Gypsy moths are making a comeback in New England this year. The caterpillars emerged from their eggs in May, and they feed on the leaves of your trees throughout the Summer until they turn into gypsy moths. They infest your entire property by spreading from tree to tree on silk threads. A strong wind can break the thread, carrying these pests to a new location. The south-central and eastern Connecticut areas have reached outbreak status of the gypsy moth population.
Cause of the gypsy moth this uptick
The fungus, entomophaga maimaiga, is known to decrease the populations of these pests. This fungus releases spores that attach to gypsy moth larvae. These spores grow through the exoskeleton, eating away at the insides of the larvae. However, this year’s dry weather has not been conducive to the growth of these fungi, creating an ideal environment for this invasive species to thrive.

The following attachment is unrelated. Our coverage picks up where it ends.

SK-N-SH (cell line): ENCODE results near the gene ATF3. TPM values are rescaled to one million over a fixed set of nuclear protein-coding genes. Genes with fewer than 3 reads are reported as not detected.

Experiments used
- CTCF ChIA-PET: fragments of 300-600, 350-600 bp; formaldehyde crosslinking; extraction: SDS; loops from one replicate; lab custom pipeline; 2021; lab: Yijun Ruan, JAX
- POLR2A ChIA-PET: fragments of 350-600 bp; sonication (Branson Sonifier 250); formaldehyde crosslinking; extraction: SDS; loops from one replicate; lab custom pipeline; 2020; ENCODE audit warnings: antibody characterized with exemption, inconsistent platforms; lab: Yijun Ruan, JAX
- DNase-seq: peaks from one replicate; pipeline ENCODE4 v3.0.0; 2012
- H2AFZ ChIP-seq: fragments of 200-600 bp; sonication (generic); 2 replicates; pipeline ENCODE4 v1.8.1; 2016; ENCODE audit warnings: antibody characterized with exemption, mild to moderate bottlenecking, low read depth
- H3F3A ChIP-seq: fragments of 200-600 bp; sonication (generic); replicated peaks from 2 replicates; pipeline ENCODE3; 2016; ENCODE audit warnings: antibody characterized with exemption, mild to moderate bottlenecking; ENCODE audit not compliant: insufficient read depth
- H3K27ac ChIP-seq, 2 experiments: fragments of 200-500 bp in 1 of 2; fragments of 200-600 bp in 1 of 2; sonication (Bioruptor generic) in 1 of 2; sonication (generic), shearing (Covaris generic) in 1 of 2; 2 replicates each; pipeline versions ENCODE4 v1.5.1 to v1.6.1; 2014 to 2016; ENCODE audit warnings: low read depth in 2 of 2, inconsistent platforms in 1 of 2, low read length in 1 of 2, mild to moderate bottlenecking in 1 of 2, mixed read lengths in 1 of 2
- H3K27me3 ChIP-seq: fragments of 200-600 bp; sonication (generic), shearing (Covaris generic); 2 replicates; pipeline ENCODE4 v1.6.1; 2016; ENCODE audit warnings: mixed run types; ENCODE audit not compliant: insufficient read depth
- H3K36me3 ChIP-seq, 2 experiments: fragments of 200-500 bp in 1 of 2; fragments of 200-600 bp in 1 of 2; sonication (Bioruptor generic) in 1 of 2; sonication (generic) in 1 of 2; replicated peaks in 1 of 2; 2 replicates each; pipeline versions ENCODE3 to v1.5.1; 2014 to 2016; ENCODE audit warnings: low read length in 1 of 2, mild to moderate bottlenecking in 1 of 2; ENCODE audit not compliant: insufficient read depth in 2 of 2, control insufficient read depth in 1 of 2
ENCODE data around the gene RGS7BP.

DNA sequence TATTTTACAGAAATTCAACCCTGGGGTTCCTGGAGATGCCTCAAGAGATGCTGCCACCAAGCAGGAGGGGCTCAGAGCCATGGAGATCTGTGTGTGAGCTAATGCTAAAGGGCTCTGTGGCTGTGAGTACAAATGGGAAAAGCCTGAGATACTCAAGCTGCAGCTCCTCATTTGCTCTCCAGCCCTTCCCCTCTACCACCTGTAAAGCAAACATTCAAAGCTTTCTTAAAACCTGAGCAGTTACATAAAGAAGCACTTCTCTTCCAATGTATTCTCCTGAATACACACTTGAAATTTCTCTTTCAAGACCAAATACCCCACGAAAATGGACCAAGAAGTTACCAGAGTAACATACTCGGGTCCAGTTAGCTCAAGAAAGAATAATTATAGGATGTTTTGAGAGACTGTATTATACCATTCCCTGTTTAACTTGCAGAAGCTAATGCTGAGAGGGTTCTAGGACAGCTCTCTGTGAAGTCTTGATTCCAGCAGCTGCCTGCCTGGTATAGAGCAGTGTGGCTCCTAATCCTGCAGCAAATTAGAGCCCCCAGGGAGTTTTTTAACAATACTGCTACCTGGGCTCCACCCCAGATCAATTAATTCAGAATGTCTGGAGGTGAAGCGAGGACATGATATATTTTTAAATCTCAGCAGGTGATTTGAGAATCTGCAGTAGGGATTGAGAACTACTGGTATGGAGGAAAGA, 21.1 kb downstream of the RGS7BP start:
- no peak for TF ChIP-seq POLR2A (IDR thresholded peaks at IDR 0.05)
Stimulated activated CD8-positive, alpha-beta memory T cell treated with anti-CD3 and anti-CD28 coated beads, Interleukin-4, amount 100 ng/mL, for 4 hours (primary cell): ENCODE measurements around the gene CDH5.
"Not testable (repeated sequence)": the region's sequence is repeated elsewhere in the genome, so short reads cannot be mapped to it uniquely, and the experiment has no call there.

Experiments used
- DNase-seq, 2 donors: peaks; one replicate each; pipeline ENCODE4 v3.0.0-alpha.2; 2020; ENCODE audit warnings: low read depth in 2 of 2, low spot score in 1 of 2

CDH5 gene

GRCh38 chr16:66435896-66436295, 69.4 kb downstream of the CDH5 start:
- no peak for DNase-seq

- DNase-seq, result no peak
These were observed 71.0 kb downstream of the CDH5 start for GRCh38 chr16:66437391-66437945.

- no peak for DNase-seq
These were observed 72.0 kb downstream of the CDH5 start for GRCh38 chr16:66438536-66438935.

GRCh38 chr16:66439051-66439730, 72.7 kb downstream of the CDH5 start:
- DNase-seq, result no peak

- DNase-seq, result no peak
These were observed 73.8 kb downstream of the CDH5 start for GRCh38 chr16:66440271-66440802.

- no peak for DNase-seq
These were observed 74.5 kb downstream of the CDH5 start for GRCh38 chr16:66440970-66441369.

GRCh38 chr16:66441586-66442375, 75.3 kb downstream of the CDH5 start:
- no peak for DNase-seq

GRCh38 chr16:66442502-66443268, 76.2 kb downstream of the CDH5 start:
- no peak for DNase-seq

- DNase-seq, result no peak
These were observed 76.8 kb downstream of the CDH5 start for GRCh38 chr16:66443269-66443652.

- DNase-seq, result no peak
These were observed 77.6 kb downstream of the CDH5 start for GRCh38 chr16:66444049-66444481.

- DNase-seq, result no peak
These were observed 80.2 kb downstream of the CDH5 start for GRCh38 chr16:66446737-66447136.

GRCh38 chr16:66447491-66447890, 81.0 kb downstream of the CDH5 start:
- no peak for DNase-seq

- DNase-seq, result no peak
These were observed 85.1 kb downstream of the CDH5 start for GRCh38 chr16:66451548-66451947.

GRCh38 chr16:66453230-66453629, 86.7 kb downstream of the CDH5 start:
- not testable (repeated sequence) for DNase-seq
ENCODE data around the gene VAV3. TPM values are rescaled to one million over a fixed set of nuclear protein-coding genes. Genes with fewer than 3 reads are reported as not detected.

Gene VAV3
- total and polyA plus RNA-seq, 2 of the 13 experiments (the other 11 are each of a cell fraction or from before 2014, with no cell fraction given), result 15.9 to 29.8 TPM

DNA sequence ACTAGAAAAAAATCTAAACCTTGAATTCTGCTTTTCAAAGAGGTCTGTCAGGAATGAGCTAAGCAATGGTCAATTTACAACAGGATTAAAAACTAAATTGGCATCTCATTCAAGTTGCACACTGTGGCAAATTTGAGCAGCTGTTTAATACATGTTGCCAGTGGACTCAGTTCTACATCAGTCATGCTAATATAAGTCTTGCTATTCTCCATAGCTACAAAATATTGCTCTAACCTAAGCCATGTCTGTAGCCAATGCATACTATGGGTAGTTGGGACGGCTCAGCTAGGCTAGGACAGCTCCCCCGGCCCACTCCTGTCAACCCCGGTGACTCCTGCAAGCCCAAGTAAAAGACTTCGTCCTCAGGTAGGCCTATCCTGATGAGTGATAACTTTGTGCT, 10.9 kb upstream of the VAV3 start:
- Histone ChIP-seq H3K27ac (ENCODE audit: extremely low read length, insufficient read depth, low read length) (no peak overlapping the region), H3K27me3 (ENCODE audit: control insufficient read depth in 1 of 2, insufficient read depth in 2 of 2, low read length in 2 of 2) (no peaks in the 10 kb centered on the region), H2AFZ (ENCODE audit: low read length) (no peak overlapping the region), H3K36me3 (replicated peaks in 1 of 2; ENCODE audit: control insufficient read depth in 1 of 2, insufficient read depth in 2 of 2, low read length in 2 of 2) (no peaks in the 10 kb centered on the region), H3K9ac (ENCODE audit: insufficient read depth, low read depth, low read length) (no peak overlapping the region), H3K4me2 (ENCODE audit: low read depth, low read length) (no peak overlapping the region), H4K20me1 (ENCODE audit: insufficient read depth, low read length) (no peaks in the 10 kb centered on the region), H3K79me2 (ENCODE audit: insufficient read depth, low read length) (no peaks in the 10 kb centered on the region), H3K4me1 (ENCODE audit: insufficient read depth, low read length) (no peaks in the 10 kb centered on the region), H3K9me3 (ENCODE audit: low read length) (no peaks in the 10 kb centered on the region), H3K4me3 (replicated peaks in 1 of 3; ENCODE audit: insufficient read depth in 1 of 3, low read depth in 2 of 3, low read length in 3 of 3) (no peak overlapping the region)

What this means for your trees
These invasive defoliators will mainly target your oak trees. However, you may also see them on various other trees. They pose a severe risk to pines and hemlocks, which are more likely to be killed than hardwoods. Unfortunately, they will leave your tree drained of energy and weakened. While your trees can survive a year of the defoliation that these caterpillars cause, the dry weather on top of this put even more stress on the tree and cause significant damage. Some infestations are so bad that the sound of these moths chewing may be loud enough to sound like rainfall.
How Eric’s Tree Service can help
We have a state-of-the-art sprayer that contains a mild insecticide, which we apply to the infected foliage. After our spraying, caterpillars will die off within 24 hours. Moreover, our gypsy moth control is much more cost-effective than the process of removing a tree that they damaged. Learn more about how we can tackle the gypsy moth problem here.